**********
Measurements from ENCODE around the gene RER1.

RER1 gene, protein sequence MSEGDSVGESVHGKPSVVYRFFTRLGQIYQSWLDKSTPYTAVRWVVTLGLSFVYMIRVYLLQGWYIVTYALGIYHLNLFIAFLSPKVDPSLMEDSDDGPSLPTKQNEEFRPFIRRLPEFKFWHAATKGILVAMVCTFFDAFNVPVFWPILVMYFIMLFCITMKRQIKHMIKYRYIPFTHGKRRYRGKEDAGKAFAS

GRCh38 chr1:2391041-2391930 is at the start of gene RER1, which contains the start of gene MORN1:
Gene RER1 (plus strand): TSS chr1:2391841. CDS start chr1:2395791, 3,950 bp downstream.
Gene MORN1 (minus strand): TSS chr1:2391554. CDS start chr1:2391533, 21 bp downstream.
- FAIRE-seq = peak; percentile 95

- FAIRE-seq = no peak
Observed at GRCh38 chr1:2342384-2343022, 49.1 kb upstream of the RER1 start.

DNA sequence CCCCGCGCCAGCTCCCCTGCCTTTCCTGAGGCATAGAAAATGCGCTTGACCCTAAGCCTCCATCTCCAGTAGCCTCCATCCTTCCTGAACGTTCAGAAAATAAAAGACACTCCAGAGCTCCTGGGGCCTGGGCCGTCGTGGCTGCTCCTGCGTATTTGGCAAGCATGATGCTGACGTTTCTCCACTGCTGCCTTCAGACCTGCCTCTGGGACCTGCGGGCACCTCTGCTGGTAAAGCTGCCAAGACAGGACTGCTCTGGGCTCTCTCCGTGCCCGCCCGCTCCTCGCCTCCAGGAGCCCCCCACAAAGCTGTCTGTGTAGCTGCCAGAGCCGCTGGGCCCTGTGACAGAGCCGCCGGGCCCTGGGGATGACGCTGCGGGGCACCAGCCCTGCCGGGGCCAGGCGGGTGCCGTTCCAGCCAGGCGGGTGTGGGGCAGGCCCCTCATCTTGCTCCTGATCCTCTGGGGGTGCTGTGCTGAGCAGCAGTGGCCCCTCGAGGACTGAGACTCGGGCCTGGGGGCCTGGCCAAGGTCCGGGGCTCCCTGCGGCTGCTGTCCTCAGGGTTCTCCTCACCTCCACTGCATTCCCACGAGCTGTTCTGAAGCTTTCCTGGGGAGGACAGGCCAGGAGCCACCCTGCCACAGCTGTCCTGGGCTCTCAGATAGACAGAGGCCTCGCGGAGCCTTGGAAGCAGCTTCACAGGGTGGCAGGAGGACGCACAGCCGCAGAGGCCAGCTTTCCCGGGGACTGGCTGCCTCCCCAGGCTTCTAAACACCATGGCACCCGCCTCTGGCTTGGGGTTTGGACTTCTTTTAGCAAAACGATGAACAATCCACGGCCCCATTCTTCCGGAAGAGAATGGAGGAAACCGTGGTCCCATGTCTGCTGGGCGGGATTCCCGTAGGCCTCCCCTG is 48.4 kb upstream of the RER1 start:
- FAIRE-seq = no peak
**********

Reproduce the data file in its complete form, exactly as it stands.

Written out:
Measurements from ENCODE around the gene RER1.

RER1 gene, protein sequence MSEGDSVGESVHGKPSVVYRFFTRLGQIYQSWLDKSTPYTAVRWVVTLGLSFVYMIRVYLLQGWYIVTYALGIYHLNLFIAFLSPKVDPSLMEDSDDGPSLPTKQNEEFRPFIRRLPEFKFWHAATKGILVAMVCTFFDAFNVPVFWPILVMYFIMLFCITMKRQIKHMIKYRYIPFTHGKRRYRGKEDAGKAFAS

GRCh38 chr1:2391041-2391930 is at the start of gene RER1, which contains the start of gene MORN1:
Gene RER1 (plus strand): TSS chr1:2391841. CDS start chr1:2395791, 3,950 bp downstream.
Gene MORN1 (minus strand): TSS chr1:2391554. CDS start chr1:2391533, 21 bp downstream.
- FAIRE-seq = peak; percentile 95

- FAIRE-seq = no peak
Observed at GRCh38 chr1:2342384-2343022, 49.1 kb upstream of the RER1 start.

DNA sequence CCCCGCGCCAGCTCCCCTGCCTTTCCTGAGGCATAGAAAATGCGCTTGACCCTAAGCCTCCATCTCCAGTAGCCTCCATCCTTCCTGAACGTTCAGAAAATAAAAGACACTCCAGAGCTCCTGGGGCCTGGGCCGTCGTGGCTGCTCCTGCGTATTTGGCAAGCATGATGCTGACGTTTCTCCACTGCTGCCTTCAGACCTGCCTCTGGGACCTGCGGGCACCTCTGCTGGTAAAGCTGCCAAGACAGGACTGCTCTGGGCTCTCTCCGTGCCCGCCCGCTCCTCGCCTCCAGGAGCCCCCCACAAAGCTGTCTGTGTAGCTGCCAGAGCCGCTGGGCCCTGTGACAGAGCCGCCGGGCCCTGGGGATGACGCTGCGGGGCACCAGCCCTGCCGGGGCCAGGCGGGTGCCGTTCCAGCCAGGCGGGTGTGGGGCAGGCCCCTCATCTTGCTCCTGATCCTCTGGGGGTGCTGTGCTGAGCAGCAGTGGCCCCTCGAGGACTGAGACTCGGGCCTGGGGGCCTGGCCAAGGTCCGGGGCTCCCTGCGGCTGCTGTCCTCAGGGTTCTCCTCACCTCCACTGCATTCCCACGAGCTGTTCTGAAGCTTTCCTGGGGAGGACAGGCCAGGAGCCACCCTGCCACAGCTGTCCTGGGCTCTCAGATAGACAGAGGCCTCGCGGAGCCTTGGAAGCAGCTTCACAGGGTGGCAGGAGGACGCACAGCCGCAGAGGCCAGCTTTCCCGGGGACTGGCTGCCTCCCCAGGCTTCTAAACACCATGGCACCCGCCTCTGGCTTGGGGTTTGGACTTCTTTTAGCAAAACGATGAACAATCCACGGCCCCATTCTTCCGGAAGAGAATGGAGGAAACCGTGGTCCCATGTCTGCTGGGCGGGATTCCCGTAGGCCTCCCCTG is 48.4 kb upstream of the RER1 start:
- FAIRE-seq = no peak